|At 22, Ms. Arakawa was
the youngest of the scholarship recipients. At present she is a doctoral
student in the graduate school of Azabu University. Her research partner,
Ms. Kitagawa, is a dog groomer who, at the start of the research, was also
a student at Azabu University. Their research involved a questionnaire survey
of groomers nationwide, and a questionnaire survey of pet owners conducted
through grooming parlors and pet shops. Of the questionnaires sent to groomers,
506, or 46%, were returned, while 403 completed questionnaires were received
from pet owners. Until now, there has been almost no research on breed-specific
behavior and the innate personalities of breeds. Research on the views of
the people who work at the locations where the problem behavior of dogs
actually occurs has also been lacking, and is urgently needed. As a forerunner
of such research, Ms. Arakawa's efforts provide much cause for much hope.
"In this research,"
she said, "we classified the problem behavior of dogs in grooming parlors
as either aggressive behavior, such as acting wildly and biting, or escapist
behavior, such as cowering and fleeing. In all, 124 breeds of dogs were
brought into the grooming parlors according to the data that we received.
These included not only long-haired breeds requiring a specialist's skills,
but also short-haired dogs, small dogs, large dogs, even mutts. Thus, different
tacks are necessary for dealing with the different types of dogs. Generally
speaking, problem behavior tended to be greater among males than among females,
and adult dogs between the ages of two and eight were the most frequent
sources of problem behavior. Also, as was expected, escapist behavior was
most common among puppies, while aggressive behavior was generally the province
of older dogs. According to the survey results, however, the biggest differences
were between breeds. Within a breed, behavior changed little with age.
"Looking at the breeds individually,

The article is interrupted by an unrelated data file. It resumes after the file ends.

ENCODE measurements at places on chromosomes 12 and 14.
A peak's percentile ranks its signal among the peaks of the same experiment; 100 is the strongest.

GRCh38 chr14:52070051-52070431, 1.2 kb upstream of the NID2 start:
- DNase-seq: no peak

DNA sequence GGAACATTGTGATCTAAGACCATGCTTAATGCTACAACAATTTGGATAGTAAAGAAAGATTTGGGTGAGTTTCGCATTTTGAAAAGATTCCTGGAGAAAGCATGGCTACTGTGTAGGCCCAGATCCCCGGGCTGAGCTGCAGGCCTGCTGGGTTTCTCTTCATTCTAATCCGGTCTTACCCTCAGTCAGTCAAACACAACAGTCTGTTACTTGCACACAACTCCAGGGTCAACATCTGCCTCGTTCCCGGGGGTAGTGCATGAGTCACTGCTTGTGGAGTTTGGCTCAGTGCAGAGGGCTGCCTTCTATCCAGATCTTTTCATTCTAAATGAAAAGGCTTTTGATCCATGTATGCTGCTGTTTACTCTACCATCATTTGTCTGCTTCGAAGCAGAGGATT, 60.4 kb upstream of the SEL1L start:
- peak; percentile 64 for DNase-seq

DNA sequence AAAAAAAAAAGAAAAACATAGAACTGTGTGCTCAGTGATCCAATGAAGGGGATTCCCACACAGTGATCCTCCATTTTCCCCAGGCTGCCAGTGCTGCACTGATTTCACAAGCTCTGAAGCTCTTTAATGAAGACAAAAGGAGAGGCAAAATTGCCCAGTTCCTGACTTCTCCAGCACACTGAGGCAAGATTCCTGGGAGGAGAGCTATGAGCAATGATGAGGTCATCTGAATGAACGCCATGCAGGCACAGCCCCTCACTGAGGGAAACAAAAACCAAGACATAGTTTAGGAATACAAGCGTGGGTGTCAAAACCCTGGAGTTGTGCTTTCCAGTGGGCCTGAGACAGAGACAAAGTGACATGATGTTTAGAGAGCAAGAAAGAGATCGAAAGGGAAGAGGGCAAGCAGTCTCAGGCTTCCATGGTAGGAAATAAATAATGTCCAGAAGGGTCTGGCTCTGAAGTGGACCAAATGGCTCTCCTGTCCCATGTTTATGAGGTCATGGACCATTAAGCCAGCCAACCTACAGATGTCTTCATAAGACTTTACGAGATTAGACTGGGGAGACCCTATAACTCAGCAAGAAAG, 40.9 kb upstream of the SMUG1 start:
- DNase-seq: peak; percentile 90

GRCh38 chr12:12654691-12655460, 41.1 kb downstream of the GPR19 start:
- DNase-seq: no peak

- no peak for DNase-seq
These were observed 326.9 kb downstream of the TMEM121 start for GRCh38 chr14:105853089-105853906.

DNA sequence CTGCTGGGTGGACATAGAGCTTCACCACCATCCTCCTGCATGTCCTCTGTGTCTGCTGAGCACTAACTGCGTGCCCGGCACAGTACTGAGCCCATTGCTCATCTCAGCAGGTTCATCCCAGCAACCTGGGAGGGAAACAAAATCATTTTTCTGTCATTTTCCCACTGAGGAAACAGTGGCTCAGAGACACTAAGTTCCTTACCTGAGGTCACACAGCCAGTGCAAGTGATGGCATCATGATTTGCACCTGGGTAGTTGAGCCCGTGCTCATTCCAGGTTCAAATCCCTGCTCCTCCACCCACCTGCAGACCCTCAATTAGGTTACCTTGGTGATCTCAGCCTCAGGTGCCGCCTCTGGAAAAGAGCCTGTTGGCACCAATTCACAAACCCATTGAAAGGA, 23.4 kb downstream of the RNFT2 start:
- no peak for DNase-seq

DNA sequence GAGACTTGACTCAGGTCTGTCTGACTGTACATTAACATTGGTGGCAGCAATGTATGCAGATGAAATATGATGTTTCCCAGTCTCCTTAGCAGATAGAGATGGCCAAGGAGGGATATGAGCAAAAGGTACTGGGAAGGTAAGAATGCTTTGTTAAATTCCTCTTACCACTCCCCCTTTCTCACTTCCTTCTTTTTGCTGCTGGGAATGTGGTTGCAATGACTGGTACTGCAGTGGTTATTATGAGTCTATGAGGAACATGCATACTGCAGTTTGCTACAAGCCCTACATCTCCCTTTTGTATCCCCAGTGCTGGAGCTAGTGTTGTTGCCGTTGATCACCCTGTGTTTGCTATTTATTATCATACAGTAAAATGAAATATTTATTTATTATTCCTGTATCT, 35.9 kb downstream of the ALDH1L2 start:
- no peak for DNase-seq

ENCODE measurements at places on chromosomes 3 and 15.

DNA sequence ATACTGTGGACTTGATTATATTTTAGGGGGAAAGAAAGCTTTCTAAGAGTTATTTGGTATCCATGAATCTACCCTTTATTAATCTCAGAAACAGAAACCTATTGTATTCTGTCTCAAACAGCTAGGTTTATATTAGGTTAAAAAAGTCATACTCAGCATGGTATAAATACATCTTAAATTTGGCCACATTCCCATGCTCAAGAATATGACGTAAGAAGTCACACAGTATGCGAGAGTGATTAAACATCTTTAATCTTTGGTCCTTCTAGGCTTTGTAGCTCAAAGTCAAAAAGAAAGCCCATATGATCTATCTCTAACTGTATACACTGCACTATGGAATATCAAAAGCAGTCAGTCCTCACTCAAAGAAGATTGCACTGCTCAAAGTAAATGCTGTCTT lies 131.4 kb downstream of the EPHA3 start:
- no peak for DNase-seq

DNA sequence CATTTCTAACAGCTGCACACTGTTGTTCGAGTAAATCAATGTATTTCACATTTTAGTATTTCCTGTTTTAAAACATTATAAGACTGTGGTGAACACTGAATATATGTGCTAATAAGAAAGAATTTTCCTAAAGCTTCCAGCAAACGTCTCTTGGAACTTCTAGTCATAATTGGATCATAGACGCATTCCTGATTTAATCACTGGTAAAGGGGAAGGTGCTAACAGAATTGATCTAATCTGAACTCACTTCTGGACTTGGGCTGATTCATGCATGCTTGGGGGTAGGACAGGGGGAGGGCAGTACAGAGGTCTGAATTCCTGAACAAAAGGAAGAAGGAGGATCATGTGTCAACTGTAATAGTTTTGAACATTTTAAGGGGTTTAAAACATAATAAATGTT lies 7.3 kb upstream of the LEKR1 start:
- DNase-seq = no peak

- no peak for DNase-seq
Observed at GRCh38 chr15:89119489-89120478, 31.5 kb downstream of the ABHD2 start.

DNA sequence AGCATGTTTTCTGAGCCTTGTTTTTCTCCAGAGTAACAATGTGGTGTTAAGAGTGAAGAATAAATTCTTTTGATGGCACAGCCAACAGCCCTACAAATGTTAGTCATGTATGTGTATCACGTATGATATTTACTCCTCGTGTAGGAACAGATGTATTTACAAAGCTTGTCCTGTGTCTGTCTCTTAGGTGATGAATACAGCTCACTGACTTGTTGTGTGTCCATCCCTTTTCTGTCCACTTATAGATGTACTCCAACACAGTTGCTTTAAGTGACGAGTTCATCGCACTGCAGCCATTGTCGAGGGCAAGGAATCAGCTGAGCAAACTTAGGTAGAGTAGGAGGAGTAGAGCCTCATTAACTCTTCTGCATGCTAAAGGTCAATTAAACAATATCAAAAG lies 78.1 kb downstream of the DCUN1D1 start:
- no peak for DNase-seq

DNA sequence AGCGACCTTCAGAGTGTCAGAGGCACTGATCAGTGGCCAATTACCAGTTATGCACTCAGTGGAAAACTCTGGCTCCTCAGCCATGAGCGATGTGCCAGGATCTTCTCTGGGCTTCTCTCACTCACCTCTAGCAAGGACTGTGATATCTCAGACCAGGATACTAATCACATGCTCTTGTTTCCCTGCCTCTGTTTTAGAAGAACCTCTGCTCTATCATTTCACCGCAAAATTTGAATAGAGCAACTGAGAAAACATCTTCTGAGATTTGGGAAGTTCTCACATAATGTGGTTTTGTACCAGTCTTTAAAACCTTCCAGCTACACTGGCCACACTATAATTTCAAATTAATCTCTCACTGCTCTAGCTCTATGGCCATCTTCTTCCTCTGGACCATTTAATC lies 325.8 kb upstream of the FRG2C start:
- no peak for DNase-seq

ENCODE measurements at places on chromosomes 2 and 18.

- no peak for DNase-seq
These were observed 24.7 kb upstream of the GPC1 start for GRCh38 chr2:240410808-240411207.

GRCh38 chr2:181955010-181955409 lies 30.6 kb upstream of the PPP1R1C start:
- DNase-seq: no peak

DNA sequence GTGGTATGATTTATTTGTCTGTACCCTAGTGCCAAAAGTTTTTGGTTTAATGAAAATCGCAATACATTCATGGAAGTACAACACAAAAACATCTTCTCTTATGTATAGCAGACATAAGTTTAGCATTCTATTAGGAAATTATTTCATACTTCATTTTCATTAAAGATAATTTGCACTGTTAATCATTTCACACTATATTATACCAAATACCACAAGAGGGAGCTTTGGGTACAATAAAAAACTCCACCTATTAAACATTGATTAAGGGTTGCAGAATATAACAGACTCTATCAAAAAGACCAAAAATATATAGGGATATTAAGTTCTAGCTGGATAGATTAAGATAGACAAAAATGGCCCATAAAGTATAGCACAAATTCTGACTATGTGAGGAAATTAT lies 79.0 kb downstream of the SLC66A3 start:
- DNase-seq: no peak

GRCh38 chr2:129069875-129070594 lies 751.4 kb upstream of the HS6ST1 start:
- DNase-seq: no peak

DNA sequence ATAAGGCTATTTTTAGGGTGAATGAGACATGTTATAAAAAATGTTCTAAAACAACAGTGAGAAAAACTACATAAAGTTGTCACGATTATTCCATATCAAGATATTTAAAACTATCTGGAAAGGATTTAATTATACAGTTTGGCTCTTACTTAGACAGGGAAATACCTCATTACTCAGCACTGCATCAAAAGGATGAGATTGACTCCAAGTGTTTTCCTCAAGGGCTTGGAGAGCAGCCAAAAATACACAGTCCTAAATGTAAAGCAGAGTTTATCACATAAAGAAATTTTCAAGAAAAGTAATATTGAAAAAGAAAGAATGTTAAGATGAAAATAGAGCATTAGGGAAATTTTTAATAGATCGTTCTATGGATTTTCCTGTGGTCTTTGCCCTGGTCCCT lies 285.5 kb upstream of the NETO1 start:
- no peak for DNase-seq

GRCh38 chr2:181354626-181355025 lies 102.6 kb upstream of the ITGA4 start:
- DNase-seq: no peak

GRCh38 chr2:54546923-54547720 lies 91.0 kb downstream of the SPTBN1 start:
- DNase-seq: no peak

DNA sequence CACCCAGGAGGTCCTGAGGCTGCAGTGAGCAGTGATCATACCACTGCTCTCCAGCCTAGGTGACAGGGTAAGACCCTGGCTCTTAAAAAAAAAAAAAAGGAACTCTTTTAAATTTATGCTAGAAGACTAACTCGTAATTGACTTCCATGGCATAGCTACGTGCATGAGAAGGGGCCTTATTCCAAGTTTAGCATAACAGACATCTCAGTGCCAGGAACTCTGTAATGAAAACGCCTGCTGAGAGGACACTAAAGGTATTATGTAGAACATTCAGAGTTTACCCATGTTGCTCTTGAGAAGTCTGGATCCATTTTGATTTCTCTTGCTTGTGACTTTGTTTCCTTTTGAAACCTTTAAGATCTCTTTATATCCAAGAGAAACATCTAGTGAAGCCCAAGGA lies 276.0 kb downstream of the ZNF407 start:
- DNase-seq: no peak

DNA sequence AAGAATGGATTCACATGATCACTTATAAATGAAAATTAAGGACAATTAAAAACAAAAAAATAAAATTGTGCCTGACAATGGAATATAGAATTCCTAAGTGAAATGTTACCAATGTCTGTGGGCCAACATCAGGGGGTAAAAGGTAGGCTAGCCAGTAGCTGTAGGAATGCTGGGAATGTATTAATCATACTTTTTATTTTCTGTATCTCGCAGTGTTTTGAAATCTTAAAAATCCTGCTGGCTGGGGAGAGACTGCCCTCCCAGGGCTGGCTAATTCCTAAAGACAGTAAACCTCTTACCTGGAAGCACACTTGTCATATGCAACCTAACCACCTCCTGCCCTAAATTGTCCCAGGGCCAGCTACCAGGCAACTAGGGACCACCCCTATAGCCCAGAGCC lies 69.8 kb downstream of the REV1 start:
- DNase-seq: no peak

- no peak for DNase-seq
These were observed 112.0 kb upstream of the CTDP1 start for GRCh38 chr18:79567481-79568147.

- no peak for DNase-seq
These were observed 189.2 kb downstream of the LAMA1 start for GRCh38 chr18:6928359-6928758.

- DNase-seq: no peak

the Shih Tzu is the one that stands out above all, with a remarkably high 90%
of these dogs exhibiting problem behavior. Of this behavior, 78% was aggressive,
far more than with any other breed. Of course, what dogs dislike most in grooming
is nail clipping, ear cleaning, and the removing of hair tangles, so dogs with
long hair requiring the removal of tangles are the ones most likely to misbehave.
On the other hand, a short-haired dog that often behaved aggressively was the
shiba-ken. Actually, aggressive behavior was commonly seen in Japanese breeds
in general. Japanese breeds seem to dislike grooming itself and, when it comes
to something they dislike, tend not to listen to their owners.
"In both surveys,
we found that groomers tend to blame owners for the problem behavior of
dogs. In studying the problem behavior itself, however, we found that its
causes lie far more often in the personality of the breed than in the training.
On the other hand, we also found that while 20% of the dogs showed problem
behavior, their owners frequently thought, "The way things are now
is fine." While the owners viewed this behavior with the attitude that
"a little mischievousness is cute," groomers considered it a serious
problem. Owners, we believe, should try to reduce the problem behavior of
their dogs. At the same time, though, it is necessary for owners and groomers
to cooperate in determining how to deal with a particular dog according
to its personality and breed.